The end of May heralded the return of the Red Rooster Festival, just over the border at Euston, near Thetford. Now in its fifth year it has firmly established itself as not just one of the best festivals locally but nationally too for fans of Americana, country, folk, blues, rock and of course punk rock blues.
It has grown tenfold since it first appeared on the scene with an audience of around five hundred back in 2014 and its size now feels just about right to maintain the unique and easy-going atmosphere. This was a smooth, well-run event with a terrific vibe and the music was sensational. I'm not using that word lightly either, I saw at least 26 sets over two days and three nights, enjoyed all of them but many were absolutely outstanding and will live long in the memory.
When Johnny Cage and the VoodooGroove took to the main stage on the Thursday night for the early arrivals I was still applying the finishing touches to our camp and getting settled in before the forecast thunderstorm (which didn't materialise) but I did catch their final few numbers and regretted not being there earlier. What a cracking way to open the music, loud and lively, powerful rockers starting the festival's live music in fine style.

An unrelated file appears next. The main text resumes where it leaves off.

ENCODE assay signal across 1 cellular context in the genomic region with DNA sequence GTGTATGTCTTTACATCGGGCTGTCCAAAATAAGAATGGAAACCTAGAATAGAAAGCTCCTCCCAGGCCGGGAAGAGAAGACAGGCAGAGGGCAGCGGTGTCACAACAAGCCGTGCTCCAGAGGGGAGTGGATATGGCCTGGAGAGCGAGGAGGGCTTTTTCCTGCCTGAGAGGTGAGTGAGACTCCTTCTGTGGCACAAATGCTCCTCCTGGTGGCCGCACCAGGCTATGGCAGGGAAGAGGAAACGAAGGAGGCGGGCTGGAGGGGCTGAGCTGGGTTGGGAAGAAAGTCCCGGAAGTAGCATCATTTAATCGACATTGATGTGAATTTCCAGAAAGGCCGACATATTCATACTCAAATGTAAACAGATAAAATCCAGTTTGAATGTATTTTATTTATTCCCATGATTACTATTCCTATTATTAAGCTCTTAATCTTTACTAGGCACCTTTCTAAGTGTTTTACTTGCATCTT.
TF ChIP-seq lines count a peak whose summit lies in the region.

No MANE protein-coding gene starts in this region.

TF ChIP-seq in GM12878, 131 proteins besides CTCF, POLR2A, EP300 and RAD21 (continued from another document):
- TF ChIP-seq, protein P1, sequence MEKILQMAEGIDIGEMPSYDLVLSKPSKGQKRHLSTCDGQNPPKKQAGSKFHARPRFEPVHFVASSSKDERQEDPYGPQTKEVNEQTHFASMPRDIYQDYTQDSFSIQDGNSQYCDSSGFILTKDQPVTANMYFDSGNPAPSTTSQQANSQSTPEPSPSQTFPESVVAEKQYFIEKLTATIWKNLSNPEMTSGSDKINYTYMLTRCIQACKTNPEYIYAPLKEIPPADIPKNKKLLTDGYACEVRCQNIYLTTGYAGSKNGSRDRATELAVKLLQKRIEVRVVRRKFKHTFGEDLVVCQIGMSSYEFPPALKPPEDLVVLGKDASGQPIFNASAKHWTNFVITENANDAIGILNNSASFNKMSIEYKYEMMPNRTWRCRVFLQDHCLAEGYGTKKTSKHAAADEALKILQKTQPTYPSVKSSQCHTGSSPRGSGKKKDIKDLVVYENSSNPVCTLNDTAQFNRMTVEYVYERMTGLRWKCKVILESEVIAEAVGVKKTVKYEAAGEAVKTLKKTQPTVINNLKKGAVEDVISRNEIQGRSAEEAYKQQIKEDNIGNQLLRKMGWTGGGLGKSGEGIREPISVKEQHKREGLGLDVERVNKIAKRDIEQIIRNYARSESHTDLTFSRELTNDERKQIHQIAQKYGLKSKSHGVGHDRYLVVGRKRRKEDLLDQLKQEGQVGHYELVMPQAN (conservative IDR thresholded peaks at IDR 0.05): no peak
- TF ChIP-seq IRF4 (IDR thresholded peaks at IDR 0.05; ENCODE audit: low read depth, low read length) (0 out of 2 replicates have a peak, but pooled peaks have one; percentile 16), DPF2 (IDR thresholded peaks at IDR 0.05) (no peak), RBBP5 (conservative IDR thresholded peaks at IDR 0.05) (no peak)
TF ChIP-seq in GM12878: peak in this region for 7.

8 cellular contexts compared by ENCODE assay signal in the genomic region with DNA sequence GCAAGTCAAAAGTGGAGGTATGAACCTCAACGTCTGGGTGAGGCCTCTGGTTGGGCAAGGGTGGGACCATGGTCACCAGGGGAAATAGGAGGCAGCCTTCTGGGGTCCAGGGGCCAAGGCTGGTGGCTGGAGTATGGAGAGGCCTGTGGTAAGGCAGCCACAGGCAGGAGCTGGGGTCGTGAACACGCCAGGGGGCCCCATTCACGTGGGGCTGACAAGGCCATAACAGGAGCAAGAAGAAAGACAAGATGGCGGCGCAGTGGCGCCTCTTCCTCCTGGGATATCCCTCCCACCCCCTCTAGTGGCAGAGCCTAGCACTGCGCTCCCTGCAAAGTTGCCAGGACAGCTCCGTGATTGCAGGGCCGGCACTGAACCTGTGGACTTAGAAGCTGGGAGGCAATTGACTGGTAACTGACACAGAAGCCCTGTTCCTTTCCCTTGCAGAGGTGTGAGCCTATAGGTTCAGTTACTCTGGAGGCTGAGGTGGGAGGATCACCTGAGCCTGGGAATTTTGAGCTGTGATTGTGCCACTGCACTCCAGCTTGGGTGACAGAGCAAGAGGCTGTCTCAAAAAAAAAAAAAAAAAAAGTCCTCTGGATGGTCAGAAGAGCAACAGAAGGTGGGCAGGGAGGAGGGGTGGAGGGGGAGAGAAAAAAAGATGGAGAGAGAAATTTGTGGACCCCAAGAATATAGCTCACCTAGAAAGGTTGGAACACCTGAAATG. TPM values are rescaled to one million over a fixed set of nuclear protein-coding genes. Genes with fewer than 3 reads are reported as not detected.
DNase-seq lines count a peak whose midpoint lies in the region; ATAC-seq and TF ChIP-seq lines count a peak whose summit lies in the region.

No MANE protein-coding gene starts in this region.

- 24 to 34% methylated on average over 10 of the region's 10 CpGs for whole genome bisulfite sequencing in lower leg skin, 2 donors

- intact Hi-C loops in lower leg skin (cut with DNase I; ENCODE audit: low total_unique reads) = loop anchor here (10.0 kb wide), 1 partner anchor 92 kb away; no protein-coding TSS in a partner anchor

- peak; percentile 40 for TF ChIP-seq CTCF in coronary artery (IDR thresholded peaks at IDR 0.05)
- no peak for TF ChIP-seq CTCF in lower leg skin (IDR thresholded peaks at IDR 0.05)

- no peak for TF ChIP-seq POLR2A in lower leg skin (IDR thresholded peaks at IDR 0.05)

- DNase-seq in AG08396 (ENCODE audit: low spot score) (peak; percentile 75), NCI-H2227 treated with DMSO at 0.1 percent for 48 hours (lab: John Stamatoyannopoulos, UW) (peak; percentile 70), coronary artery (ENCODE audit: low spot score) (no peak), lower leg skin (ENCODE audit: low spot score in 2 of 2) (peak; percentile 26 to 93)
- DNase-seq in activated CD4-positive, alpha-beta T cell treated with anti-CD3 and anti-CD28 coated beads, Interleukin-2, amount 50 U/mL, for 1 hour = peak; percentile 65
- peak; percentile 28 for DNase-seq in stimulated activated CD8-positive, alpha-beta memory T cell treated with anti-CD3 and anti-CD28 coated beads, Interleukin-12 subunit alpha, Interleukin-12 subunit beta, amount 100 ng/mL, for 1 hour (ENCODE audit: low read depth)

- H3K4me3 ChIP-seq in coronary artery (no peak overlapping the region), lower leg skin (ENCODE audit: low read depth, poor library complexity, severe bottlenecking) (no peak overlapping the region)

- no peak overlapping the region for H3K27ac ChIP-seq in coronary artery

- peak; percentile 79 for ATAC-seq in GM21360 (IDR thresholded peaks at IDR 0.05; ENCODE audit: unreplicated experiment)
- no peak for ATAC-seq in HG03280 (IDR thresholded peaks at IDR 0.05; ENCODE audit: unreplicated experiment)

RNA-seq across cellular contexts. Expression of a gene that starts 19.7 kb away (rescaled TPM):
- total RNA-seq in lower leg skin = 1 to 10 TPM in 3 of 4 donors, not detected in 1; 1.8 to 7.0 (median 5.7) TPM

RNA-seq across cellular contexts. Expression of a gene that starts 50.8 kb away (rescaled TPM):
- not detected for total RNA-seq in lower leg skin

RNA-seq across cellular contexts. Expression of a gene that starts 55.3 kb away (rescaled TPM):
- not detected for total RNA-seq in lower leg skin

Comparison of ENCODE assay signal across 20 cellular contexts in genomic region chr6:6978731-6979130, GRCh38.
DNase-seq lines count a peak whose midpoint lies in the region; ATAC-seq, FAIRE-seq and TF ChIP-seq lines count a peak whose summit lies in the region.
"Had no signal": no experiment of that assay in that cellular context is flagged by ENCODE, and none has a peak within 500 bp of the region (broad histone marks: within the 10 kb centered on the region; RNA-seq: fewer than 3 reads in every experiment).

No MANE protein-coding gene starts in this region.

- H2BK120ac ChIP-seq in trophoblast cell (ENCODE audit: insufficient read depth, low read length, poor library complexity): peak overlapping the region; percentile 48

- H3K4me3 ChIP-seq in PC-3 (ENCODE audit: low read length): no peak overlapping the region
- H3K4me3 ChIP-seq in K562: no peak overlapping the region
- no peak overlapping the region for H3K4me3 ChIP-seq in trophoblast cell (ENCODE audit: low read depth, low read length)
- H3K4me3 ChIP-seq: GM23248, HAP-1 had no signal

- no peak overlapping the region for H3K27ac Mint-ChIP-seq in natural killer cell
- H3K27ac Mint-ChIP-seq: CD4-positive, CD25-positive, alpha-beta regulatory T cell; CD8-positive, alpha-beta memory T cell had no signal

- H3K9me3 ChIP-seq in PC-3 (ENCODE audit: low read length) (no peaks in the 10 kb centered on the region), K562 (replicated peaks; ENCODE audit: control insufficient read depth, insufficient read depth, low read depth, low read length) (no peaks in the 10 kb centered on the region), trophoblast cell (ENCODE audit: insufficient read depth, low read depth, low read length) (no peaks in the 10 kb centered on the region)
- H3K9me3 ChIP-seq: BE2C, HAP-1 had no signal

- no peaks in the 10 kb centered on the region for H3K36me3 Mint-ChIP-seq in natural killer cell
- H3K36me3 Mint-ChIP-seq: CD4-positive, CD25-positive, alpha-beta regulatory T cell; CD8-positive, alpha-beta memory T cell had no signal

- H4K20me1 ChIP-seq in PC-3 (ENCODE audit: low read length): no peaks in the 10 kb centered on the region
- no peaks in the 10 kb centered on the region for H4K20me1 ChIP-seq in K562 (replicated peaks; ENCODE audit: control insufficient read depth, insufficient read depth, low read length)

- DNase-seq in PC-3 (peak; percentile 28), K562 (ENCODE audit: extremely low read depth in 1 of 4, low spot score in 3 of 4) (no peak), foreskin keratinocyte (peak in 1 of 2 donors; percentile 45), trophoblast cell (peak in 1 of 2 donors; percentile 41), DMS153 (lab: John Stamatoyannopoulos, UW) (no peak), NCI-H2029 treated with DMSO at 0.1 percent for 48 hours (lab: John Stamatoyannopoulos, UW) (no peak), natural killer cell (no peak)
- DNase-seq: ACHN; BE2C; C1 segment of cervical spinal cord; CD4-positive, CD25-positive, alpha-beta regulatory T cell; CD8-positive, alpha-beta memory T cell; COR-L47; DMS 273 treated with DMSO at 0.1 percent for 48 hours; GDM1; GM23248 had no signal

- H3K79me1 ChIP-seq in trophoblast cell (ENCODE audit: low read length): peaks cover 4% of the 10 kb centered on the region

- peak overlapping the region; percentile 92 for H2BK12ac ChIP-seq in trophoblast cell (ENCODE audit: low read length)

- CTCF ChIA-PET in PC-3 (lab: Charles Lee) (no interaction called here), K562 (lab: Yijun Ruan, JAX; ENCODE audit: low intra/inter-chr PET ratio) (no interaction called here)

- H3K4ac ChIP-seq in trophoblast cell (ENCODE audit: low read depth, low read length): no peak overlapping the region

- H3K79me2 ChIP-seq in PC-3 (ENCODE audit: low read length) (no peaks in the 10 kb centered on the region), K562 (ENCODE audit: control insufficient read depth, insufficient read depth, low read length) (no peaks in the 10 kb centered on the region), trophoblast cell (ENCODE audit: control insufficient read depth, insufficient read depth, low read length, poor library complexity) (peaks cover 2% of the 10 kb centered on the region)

After one of several dj sets from our own legendary Hank Jd Sleek, next onstage were The Bonnevilles from Northern Ireland who I had seen before at the NAC when they supported James Leg about a year ago. This time they were even more impressive, the duo featuring drums and guitar are so powerful and a lot of fun. They were well-represented by a lively Irish contingent down the front too. Raw, garage-y blues that really hit the spot for me and got me properly into festival mode.
As well as the main stage there was a Howlin' Woods dj tent, and the smaller Little Red Rooster stage which was kicking off the following morning. I didn't catch much of Alabama 3 as I had a little explore of the site while they played but there seemed to be much fun being had in the marquee as I heard "I'm Johnny Cash" wafting out. But walking by the 'blues swamp' I was pleased to notice that the Little Red Rooster stage now appeared to have a much larger speaker stack and the sound desk was in front of it this time. Added to this a vast haybale stack between the stages this all made for an improved listening experience in the area with a punchier PA and consequently there were no sound-bleed issues from the other stage that I was aware of during the course of the weekend.
My Friday morning's music started at this area for a fine set by Little Folk from South Wales in the 10am slot, the early hour not deterring a good size crowd gathered on the logs and hay bales. By the time I got a chance to speak to them afterwards they were clean out of all their CDs, such was the positive reaction to them.